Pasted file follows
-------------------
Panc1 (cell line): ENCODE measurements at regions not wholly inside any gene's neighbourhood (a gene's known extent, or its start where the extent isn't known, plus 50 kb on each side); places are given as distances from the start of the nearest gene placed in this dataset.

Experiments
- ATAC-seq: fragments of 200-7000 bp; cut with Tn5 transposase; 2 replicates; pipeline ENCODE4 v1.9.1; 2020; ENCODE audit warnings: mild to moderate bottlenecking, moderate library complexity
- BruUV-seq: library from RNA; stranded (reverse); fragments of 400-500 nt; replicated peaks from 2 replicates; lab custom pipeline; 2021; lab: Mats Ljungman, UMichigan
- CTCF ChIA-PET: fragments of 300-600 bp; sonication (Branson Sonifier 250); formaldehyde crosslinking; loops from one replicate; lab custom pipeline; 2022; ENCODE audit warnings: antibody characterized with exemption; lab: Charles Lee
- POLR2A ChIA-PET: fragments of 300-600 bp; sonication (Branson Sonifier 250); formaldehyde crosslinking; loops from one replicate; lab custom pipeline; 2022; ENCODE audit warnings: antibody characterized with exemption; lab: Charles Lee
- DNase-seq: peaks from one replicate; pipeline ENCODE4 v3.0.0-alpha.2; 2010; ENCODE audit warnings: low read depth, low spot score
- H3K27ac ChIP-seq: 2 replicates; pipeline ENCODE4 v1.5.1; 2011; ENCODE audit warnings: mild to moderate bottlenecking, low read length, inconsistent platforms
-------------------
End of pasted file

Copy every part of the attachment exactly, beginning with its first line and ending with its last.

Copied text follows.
Panc1 (cell line): ENCODE measurements at regions not wholly inside any gene's neighbourhood (a gene's known extent, or its start where the extent isn't known, plus 50 kb on each side); places are given as distances from the start of the nearest gene placed in this dataset.

Experiments
- ATAC-seq: fragments of 200-7000 bp; cut with Tn5 transposase; 2 replicates; pipeline ENCODE4 v1.9.1; 2020; ENCODE audit warnings: mild to moderate bottlenecking, moderate library complexity
- BruUV-seq: library from RNA; stranded (reverse); fragments of 400-500 nt; replicated peaks from 2 replicates; lab custom pipeline; 2021; lab: Mats Ljungman, UMichigan
- CTCF ChIA-PET: fragments of 300-600 bp; sonication (Branson Sonifier 250); formaldehyde crosslinking; loops from one replicate; lab custom pipeline; 2022; ENCODE audit warnings: antibody characterized with exemption; lab: Charles Lee
- POLR2A ChIA-PET: fragments of 300-600 bp; sonication (Branson Sonifier 250); formaldehyde crosslinking; loops from one replicate; lab custom pipeline; 2022; ENCODE audit warnings: antibody characterized with exemption; lab: Charles Lee
- DNase-seq: peaks from one replicate; pipeline ENCODE4 v3.0.0-alpha.2; 2010; ENCODE audit warnings: low read depth, low spot score
- H3K27ac ChIP-seq: 2 replicates; pipeline ENCODE4 v1.5.1; 2011; ENCODE audit warnings: mild to moderate bottlenecking, low read length, inconsistent platforms